As drug crisis rages, US has forgotten to target kingpins

As drug crisis rages, US has forgotten to target kingpins
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In a 2010 statement to Congress, Office of Foreign Assets Control (OFAC) Director Adam Szubin said: “Colombian narcotics traffickers have noted that they fear three things: arrest and extradition to the United States; seizure of assets; and the Office of Foreign Assets Control’s Specially Designated Nationals List.” 

Until recently, there has been little reason to doubt him. Financial sanctions have been among Washington’s most frequently used and effective weapons for targeting transnational crime and trafficking in the Americas. 

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Armed with Drug Enforcement Administration data and attachés at U.S. embassies in Mexico City and Bogotá, OFAC has taken steady aim at the region’s cartels and their support networks.

Since 2000, more than 2,100 individuals and entities have been sanctioned under Washington’s main counter-drug statute, the Kingpin Act, with OFAC designating as many as 140 targets at a time. 

Kingpin sanctions have often been issued alongside a U.S. criminal indictment. In many cases, other governments have responded with sanctions and criminal probes of their own.

Even where that doesn’t happen, foreign banks still have ample incentive to comply with U.S. sanctions for fear of losing access to U.S. dollar clearing. In effect, OFAC targets risk being completely shut out of the financial system in their home countries. 

This has had serious impact on some of the region’s most prominent crime figures. Most famously, the founders of Colombia’s now defunct Cali Cartel voluntarily surrendered to U.S. authorities in 2004 in an effort to have their families removed from the OFAC List.

More recently, sanctions against a prominent Honduran family for laundering drug money effectively dismantled its billion-dollar business empire in 2015.

Yet, despite such notable successes, OFAC has been conspicuously quiet this year in the fight against drugs. While it targeted a Mexican heroin ring in March and a Colombian cocaine syndicate in June, just 14 percent of 580 OFAC sanctions issued this year through September were drug-related.

By historic standards, this is unusual. Counternarcotics have comprised nearly 40 percent of all OFAC sanctions since 2001. And the drop-off seems to have come at a peculiar time. 

America continues to experience an opioid epidemic that the U.S. Department for Health and Human Services classified last October as a public health emergency. As of March 2018, more than 115 people died daily in the U.S. after overdosing on prescription pain relievers, heroin and synthetic opioids such as fentanyl.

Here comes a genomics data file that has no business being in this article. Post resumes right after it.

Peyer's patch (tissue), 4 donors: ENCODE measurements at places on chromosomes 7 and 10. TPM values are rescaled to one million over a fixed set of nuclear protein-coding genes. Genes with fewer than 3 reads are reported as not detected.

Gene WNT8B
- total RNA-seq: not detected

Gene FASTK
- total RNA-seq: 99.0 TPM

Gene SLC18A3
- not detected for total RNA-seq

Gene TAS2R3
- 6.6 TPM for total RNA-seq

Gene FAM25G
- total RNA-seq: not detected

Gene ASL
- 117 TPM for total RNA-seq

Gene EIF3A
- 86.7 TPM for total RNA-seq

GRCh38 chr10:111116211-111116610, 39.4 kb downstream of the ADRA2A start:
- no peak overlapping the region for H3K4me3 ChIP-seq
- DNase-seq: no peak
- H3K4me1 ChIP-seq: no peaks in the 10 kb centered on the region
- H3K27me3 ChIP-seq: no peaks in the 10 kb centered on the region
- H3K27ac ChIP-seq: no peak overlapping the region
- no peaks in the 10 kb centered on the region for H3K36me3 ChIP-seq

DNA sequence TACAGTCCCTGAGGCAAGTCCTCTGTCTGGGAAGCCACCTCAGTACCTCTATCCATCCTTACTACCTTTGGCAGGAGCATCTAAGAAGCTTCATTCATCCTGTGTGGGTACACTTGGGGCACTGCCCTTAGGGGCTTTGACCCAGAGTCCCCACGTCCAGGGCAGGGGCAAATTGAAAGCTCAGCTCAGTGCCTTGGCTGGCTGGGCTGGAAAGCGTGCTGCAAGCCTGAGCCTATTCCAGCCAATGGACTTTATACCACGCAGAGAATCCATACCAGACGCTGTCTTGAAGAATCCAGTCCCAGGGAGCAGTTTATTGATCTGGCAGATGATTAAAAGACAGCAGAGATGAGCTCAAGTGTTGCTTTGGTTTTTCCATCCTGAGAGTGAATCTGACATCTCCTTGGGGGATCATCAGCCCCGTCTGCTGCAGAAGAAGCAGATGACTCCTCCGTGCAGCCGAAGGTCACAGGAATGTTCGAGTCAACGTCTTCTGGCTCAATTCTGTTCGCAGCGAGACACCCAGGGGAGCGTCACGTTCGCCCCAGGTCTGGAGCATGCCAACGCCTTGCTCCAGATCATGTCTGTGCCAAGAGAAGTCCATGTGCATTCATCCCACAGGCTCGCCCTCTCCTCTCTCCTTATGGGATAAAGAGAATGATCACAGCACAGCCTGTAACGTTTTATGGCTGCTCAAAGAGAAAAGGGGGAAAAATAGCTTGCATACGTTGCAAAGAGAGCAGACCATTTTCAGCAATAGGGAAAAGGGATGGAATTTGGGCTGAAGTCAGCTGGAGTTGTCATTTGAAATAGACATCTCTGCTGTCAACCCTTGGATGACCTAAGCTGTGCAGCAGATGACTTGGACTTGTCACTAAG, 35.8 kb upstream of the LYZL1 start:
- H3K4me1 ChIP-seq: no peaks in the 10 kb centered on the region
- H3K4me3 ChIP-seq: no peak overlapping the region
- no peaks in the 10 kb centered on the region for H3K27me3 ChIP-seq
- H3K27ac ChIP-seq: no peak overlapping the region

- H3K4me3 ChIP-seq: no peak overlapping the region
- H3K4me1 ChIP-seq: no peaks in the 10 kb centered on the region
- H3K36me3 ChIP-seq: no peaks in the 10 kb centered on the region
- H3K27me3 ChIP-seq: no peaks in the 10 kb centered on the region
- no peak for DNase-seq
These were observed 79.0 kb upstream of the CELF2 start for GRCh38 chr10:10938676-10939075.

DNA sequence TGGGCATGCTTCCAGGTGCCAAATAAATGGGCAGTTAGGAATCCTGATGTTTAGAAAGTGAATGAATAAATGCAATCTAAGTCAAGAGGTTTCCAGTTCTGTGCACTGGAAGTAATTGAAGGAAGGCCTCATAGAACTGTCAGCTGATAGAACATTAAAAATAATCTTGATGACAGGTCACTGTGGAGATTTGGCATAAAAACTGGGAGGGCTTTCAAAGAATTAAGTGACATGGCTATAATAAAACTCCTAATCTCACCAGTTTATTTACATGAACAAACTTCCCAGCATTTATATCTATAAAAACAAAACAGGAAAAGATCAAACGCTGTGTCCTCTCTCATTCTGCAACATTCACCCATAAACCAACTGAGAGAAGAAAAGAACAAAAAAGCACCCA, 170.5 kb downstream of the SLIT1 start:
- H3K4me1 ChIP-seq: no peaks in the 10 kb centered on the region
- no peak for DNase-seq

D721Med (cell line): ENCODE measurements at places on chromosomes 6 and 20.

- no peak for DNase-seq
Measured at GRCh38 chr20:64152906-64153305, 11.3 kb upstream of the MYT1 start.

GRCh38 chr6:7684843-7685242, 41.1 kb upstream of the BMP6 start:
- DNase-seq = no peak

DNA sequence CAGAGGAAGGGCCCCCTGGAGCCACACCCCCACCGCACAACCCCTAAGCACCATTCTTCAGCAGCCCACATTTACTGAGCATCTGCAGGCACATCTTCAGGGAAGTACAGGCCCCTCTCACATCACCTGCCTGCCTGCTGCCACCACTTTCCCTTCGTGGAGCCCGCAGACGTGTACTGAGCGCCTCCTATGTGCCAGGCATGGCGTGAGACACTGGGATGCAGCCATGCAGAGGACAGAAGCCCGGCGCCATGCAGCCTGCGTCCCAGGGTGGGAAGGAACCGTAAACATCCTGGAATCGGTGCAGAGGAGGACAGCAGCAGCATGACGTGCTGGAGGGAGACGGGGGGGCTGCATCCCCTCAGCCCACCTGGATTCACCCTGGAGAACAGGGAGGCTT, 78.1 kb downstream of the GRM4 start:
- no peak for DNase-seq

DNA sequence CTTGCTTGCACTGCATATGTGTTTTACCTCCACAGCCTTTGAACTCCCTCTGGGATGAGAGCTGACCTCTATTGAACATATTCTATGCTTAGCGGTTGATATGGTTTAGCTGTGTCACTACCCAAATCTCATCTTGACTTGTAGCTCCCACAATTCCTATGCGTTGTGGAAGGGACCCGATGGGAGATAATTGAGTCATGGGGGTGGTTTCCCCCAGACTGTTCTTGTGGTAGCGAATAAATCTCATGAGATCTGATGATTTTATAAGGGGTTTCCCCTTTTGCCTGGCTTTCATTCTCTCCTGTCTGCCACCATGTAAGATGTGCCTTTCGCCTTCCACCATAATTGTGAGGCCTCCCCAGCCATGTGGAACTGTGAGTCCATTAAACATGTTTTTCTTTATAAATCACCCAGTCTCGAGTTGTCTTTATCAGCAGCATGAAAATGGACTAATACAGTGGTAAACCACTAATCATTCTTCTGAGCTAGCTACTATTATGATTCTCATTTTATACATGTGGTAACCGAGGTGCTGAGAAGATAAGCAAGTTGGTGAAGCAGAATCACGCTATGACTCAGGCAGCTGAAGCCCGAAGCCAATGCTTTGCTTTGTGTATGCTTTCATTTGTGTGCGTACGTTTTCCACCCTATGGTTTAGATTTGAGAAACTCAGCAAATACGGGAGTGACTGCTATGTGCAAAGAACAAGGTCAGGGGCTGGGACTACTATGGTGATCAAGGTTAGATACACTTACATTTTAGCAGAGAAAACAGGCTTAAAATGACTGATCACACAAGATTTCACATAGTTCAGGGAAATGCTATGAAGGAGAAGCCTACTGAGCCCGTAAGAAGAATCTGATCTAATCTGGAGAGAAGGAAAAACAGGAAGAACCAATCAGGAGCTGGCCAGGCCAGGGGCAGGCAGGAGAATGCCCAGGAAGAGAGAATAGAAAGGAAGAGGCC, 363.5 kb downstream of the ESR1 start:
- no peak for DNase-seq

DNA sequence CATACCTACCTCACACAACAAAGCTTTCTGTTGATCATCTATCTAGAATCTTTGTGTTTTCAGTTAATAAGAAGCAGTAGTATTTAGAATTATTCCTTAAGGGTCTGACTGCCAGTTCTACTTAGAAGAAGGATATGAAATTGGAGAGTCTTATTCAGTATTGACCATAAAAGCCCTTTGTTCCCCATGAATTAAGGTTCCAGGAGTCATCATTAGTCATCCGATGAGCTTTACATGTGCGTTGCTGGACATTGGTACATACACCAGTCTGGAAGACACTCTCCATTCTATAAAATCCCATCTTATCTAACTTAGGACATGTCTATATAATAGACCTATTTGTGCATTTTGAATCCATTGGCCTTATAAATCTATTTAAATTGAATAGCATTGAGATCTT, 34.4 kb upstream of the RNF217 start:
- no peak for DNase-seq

In Colombia, coca cultivation hit an all-time high in 2017, according to the United Nations Office on Drugs and Crime. A record 171,000 hectares of national territory were used to grow coca, sufficient to produce an estimated 1,520 tons of cocaine.

Violence in Mexico has similarly spiked. The Mexican government registered 28,756 homicides through the first eight months of 2018. An intelligence report from Mexico’s National Security Commission leaked to the press in July attributed much of the violence to shifting alliances and territorial disputes between at least 15 drug cartels nationwide. 

Against this backdrop, it would be difficult to imagine how Washington’s sanctions machine could forget Latin America’s traffickers. In fact, strategic confusion and limited resources are the most likely answer. 

OFAC has long been priority-rich and resource-poor, but it has been stretched to the extreme under the Trump administration, which is relying on sanctions more often and for a wider array of foreign policy issues than any other presidency in modern U.S. history.

With its preference for coercive diplomacy, the administration has used sanctions as a default response to North Korea, Iran, Russia, Venezuela and transnational threats from terrorism and cyber threats to human rights abuses and grand corruption.

On-demand sanctions surges against such varied and simultaneous targets are a tall order for a lean agency of slightly more than 200 that administers 29 active sanctions programs, which has also suffered sustained turnover in its ranks since at least 2015. As a result, drugs have fallen down the sanctions agenda.

Washington combats the drug trade with multiple powers of state, and its success does not hinge on financial sanctions alone.

Nonetheless, the cost-benefit analysis is compelling for prioritizing kingpins over many other potential targets, such as hackers, human rights abusers and corrupt foreign officials who can be confronted by other legal or diplomatic means and whose decision calculus may be less vulnerable to sanctions.

The drug threat to the U.S. is immediate, counter-drug sanctions have a demonstrable track record of damaging the syndicates they target and international coalitions to enforce them cost less political capital because counternarcotics is a less politically divisive issue.

If Washington wants maximum return on the investment it’s made in its sanctions apparatus, continuity in OFAC’s Kingpin program is a good way to get it.

Andrew Rennemo is a former intelligence analyst at the U.S. Treasury Department focused on transnational threats and a management consultant for anti-money laundering risk and forensic investigation.